Forum shows life as a U.S. soldier, student

by Tara MaurerStaff Writer

On Wednesday, Nov. 18, Simpson students were enlightened about the U.S. Military during a War Forum. Two of the speakers were Simpson’s own: Specialist freshman Andrea Hardy and Former Specialist senior Darrin Seamster. The third speaker, 1st Sergeant Dean Kennebeck, served with Hardy in Iraq.

Although many different aspects of the military were discussed, the main theme taken away from this forum was that soldiers are just like the rest of us. Their time isn’t always filled with warfare.

Some soldiers have the opportunity to swim, play baseball, grill burgers and sometimes even make homemade films.

Organized by Hardy, the forum originally was proposed by CoryAnne Harrigan, associate professor of English, after hearing Hardy read her English paper about the war in class.

“People were really interested,” Harrigan said. “They had more questions than she could answer in class so I proposed the forum.”

During the forum, all three soldiers discussed their role and everyday life in the military.

Seamster, who served in the Army for four years, worked as a combat medic in Samara, Iraq. Hardy served in Baghdad as part of the National Guard. Working at the Strategy Debriefing Center, Hardy guarded prisoners and acted as a sort of secretary to the compound.

Kennebeck spoke about his job, which was to act as the “mom and dad of the soldiers.”

“My job is to make sure their morale is up and well and that they are in good spirits,” Kennebeck said. “When they spend too much time sitting in a corner somewhere not talking to anyone that’s when I need to get involved more and boost their morale. When you’ve got guys going out on patrol and seeing their buddies get injured and killed and not being able to put them back together, it takes a toll on people. Part of my job is to make sure that is all put aside.”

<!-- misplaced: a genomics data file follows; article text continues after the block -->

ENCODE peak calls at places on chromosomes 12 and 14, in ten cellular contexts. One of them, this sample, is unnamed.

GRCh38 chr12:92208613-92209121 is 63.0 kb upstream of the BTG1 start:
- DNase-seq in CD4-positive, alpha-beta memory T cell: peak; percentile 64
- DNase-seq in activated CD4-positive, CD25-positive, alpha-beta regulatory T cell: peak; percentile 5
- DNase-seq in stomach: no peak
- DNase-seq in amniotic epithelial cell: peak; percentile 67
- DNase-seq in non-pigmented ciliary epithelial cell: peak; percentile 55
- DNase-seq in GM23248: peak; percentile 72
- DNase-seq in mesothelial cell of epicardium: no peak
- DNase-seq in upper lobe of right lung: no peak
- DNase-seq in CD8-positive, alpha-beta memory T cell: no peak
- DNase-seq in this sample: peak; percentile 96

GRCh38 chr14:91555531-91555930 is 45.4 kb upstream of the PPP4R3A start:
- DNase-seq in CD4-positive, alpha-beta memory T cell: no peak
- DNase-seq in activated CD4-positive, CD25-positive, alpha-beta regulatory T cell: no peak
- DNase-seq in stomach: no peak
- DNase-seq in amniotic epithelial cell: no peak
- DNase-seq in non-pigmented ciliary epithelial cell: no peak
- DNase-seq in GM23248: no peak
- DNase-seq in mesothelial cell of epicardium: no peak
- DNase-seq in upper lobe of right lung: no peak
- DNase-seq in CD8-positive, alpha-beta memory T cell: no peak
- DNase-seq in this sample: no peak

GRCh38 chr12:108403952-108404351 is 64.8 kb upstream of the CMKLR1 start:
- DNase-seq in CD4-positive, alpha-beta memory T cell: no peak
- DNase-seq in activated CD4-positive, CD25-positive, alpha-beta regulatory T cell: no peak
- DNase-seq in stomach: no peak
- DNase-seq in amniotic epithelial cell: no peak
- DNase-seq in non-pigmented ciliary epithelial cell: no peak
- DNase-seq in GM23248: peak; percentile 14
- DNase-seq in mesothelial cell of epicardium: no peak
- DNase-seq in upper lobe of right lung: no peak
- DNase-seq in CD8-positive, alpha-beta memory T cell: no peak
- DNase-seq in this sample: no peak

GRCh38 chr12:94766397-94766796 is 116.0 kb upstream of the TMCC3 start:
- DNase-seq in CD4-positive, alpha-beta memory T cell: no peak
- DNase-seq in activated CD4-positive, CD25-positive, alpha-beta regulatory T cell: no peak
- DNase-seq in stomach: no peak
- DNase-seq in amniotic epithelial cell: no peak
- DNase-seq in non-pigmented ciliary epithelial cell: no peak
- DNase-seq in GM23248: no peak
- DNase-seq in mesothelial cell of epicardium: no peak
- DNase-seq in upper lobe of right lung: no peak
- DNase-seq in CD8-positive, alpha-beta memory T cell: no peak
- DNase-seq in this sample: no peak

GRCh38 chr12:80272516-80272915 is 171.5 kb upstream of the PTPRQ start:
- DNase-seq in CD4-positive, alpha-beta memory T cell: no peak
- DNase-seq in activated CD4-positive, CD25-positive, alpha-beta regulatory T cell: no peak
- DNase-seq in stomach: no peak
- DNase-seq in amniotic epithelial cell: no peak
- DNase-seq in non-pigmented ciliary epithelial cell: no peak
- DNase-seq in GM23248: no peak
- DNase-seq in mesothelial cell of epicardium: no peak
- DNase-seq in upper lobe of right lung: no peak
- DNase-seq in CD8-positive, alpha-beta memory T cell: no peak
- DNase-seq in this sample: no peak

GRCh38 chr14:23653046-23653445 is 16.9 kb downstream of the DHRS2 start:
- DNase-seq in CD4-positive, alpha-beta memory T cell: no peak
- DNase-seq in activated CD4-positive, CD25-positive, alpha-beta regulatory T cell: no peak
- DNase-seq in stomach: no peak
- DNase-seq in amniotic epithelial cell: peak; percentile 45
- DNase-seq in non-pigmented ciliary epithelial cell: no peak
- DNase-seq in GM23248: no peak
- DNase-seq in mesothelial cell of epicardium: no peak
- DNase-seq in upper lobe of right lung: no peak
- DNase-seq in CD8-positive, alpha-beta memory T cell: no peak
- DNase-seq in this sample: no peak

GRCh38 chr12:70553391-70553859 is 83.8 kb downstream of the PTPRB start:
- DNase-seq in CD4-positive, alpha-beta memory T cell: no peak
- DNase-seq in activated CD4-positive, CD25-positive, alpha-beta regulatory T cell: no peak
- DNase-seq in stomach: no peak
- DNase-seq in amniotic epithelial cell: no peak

Overall, students enjoyed the forum. Freshman Jay Hackett, like many others, was surprised at what he heard.

“It was interesting to find out how our soldiers and the armed forces act,” Hackett said. “I was surprised that the soldiers had free time and that they grilled out and that they are like normal people. I thought they did a good job covering everything.”

Freshman MaKenna Dopheide agreed with Hackett.

“I thought it was really uplifting so you know that everything isn’t as bad as the media puts it out to be,” Dopheide said. “I really liked the slideshow. I was surprised how much down time they had and how most of them didn’t see a lot of action and how they said they still had a lot of fun and it wasn’t always dreary.”

However, although students enjoyed the forum, some people in the audience still wished that they could have heard more about the cultural aspects of being in Iraq.

“I thought it was really interesting,” sophomore Dana Lain said. “It was really enjoyable to hear about their daily lives in Iraq. I thought they would talk more about the culture in Iraq and how it affected them, but they didn’t. But it was cool though how they say they went swimming…It’s cool to see the other side and not just what you imagine.”

In the end, all three soldiers said they learned valuable life lessons and were greatly affected by their time in Iraq.

Hardy said that being in the military made her more calm and level-headed.

Seamster gained confidence through his work as a medic and had a complete change on his outlook of life.

Finally, Kennebeck emphasized how being in the war built his confidence and taught him teamwork.